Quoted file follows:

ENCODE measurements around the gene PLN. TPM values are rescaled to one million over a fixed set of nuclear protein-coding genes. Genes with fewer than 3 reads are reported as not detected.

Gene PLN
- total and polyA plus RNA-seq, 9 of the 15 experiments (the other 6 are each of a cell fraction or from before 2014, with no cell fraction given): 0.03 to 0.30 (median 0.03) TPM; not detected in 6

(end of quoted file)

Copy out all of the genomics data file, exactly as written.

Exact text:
ENCODE measurements around the gene PLN. TPM values are rescaled to one million over a fixed set of nuclear protein-coding genes. Genes with fewer than 3 reads are reported as not detected.

Gene PLN
- total and polyA plus RNA-seq, 9 of the 15 experiments (the other 6 are each of a cell fraction or from before 2014, with no cell fraction given): 0.03 to 0.30 (median 0.03) TPM; not detected in 6